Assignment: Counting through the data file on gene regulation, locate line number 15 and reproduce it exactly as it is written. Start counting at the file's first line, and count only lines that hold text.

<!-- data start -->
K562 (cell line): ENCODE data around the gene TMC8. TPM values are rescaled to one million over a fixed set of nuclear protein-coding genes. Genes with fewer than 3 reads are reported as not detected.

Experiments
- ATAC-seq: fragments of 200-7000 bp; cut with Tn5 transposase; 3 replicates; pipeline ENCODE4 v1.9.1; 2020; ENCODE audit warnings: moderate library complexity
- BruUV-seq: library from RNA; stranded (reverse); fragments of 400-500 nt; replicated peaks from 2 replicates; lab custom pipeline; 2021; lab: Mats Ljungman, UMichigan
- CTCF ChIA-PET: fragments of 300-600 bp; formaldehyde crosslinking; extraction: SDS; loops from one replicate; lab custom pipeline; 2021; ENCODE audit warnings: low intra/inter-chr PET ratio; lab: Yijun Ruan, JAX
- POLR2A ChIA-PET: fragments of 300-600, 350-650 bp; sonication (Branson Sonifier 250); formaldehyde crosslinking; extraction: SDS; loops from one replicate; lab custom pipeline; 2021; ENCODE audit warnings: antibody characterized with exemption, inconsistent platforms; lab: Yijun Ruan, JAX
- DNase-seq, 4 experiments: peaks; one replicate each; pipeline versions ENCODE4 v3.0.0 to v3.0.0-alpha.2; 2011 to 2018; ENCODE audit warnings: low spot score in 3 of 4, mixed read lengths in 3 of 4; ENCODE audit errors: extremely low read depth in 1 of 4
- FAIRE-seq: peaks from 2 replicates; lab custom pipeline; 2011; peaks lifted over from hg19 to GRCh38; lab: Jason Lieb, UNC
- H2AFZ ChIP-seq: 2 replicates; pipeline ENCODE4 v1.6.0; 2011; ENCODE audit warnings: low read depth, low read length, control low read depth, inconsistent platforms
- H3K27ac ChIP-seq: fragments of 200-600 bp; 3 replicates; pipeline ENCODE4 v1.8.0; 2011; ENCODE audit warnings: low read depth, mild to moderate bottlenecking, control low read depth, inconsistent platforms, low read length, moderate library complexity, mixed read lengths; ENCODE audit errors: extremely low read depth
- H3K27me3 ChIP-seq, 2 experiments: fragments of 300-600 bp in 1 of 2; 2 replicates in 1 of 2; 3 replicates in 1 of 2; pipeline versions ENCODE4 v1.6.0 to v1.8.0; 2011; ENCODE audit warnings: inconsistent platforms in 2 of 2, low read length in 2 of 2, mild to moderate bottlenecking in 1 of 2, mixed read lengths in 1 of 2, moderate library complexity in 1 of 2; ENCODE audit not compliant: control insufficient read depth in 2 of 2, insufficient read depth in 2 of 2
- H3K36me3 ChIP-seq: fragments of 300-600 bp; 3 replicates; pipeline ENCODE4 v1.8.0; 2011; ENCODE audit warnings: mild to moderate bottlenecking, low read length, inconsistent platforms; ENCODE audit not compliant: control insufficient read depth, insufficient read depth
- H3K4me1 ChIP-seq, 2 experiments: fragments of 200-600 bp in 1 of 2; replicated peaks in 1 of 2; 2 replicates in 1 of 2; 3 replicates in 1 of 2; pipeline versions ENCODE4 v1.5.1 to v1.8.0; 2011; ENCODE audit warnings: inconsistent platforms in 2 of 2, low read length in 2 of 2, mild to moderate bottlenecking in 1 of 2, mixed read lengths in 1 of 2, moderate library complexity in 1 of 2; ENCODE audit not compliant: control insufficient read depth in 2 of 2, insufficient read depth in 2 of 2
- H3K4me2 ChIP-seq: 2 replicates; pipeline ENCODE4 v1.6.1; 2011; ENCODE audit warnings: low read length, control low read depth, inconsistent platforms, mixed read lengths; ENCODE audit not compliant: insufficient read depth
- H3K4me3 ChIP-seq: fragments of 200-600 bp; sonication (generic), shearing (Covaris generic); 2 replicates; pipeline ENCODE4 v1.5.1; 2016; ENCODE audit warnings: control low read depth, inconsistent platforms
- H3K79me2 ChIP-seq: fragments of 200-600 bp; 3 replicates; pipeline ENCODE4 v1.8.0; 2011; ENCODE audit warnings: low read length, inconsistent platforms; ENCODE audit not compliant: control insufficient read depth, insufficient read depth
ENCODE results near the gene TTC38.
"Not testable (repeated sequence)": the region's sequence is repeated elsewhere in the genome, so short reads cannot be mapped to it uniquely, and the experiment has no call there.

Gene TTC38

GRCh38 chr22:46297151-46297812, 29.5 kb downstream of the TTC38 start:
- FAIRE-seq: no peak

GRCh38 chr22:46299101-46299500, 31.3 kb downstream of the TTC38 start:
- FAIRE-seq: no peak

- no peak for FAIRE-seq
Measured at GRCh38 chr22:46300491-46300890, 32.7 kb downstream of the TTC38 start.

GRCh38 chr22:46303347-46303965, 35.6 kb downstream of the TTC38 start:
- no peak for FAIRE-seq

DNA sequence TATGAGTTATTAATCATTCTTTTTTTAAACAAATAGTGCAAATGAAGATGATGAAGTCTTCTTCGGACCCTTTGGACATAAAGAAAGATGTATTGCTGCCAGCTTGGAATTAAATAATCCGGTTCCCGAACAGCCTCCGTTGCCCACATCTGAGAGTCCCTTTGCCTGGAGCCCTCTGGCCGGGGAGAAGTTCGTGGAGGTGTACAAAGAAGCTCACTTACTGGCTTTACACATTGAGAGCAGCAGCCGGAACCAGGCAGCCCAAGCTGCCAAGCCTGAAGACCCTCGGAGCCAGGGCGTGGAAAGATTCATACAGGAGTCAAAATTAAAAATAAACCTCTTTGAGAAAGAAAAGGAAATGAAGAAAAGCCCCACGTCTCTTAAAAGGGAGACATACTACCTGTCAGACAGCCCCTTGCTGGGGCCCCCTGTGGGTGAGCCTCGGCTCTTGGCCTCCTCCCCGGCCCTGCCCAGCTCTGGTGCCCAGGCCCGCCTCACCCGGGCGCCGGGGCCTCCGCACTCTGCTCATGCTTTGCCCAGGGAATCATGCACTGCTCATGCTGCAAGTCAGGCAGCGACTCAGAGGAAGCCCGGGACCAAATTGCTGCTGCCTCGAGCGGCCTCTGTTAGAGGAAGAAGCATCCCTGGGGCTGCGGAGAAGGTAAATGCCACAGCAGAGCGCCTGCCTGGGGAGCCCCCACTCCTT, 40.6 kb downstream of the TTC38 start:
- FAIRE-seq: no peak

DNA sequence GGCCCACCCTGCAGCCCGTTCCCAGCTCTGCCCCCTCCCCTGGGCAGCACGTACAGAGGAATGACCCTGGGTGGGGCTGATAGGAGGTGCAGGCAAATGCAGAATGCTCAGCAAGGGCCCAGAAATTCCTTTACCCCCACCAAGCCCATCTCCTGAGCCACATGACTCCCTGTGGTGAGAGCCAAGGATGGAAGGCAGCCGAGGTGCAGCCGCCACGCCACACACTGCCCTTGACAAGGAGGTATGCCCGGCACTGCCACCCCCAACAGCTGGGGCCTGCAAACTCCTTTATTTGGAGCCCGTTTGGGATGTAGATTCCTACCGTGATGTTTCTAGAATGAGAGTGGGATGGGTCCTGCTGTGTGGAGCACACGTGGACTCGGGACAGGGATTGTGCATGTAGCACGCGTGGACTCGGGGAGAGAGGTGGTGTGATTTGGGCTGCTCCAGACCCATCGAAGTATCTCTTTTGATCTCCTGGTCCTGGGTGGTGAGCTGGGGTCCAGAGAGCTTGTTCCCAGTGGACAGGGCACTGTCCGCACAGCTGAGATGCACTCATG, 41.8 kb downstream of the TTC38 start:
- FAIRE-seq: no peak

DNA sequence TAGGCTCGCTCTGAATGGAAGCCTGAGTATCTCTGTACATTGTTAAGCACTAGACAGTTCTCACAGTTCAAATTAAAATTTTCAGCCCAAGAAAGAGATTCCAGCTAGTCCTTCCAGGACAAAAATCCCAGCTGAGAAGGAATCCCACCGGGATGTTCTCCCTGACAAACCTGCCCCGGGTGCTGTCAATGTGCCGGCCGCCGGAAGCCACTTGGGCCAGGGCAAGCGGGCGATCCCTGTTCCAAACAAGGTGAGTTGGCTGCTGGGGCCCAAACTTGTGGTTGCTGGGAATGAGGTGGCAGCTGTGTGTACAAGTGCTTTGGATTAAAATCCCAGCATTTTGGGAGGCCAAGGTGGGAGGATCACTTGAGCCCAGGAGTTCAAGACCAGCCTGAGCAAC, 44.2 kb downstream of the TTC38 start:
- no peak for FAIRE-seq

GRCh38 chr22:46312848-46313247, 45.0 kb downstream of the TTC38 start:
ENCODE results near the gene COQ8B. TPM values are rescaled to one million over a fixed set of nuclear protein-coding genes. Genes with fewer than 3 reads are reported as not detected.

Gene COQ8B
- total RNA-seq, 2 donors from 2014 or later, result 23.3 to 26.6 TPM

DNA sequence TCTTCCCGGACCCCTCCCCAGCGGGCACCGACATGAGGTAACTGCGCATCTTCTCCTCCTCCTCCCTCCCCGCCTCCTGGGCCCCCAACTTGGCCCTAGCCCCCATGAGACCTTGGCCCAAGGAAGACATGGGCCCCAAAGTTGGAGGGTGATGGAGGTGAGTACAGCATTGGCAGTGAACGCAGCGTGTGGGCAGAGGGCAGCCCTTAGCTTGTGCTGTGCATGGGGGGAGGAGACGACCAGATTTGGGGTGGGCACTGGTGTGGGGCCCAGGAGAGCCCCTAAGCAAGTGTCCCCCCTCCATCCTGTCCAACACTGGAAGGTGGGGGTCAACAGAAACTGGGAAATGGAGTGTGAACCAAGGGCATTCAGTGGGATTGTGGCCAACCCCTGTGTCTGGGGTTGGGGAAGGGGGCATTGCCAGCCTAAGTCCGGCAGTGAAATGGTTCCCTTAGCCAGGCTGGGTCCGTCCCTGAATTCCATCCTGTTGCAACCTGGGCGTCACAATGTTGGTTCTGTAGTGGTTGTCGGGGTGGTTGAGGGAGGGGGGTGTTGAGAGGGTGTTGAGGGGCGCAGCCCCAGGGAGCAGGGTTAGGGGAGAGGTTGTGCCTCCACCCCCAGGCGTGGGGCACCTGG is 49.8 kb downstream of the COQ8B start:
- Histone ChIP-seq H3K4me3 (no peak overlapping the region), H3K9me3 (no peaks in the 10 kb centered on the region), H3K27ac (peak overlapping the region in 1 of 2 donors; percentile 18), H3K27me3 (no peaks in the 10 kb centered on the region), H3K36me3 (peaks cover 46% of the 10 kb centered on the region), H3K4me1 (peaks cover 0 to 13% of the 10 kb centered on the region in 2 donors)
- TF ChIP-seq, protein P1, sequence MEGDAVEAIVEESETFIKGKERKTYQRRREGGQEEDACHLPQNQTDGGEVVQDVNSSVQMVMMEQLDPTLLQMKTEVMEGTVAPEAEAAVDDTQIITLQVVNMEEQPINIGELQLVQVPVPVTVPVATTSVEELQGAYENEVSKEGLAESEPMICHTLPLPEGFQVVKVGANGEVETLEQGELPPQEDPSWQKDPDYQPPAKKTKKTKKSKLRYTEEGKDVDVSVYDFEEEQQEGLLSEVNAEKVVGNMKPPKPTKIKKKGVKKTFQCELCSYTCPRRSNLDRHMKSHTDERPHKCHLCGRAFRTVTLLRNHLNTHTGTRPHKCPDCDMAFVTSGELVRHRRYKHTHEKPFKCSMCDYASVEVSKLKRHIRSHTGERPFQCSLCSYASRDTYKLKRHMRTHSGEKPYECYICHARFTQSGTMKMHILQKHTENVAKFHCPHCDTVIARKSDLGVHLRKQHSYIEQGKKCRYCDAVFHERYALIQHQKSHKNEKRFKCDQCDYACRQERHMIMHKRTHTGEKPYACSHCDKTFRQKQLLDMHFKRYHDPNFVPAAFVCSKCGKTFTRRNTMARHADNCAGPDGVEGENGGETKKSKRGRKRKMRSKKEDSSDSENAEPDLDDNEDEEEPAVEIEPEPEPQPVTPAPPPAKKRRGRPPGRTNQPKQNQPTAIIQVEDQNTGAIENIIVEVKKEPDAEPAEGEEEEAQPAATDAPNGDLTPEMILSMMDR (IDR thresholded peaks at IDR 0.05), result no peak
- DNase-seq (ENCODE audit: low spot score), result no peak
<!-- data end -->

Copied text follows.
- H3K4me3 ChIP-seq: fragments of 200-600 bp; sonication (generic), shearing (Covaris generic); 2 replicates; pipeline ENCODE4 v1.5.1; 2016; ENCODE audit warnings: control low read depth, inconsistent platforms